In Matter of Christo's, Inc., a restaurant sought to sponsor a cook for his permanent residence. The beneficiary was also the beneficiary of a marriage-based petition. However, he claimed that the marriage certificate submitted with that petition was false, and that he had never married or met the other party named in the certificate. United States Citizenship and Immigration Services (USCIS) revoked the previously approved employment-based petition, finding that the beneficiary had engaged in a fraudulent marriage for the purpose of obtaining an immigration benefit, and thus, was barred from being the beneficiary of any immigrant petition, such as the one submitted by the sponsoring employer. The beneficiary's adjustment of status application was also denied. Initially, the AAO agreed that the marriage fraud barred applied.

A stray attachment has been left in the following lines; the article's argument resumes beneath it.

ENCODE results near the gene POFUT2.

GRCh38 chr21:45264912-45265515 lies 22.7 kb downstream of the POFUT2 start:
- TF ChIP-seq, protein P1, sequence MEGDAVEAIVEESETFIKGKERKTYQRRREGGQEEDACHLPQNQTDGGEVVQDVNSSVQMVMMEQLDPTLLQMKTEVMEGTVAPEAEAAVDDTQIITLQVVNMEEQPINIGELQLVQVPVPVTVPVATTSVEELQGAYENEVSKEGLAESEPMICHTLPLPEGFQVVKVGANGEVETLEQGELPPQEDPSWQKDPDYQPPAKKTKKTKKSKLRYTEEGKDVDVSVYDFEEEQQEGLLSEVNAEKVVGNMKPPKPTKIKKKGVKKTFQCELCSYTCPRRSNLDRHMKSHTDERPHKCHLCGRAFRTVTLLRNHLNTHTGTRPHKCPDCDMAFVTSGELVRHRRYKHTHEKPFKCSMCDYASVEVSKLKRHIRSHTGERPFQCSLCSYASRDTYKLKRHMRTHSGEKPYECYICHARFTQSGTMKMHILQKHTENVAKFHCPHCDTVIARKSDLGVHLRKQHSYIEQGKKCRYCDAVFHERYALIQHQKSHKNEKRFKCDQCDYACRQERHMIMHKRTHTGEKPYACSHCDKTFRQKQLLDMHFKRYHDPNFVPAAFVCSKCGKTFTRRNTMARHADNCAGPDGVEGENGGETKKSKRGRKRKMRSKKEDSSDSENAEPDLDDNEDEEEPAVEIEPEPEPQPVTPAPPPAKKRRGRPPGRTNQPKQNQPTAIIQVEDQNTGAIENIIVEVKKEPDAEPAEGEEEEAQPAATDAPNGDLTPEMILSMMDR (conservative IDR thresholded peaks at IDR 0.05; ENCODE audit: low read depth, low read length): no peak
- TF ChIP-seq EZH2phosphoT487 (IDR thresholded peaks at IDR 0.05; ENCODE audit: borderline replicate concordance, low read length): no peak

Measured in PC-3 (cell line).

Upon additional review, the AAO determined that the marriage fraud bar was not implicated. "An alien who submits false documents representing a nonexistent or fictitious marriage, but who never either entered into or attempted or conspired to enter into a marriage, may intend to evade the immigration laws, but is not, by such act alone, considered to have 'entered into' or attempted or conspired to enter into' a [fraudulent] marriage." Such conduct, may, however, render an individual inadmissible for making a material misrepresentation for the purpose of obtaining an immigration benefit.
The full text of Matter of Cristo's, Inc. can be found here: http://www.justice.gov/eoir/vll/intdec/vol26/3831.pdf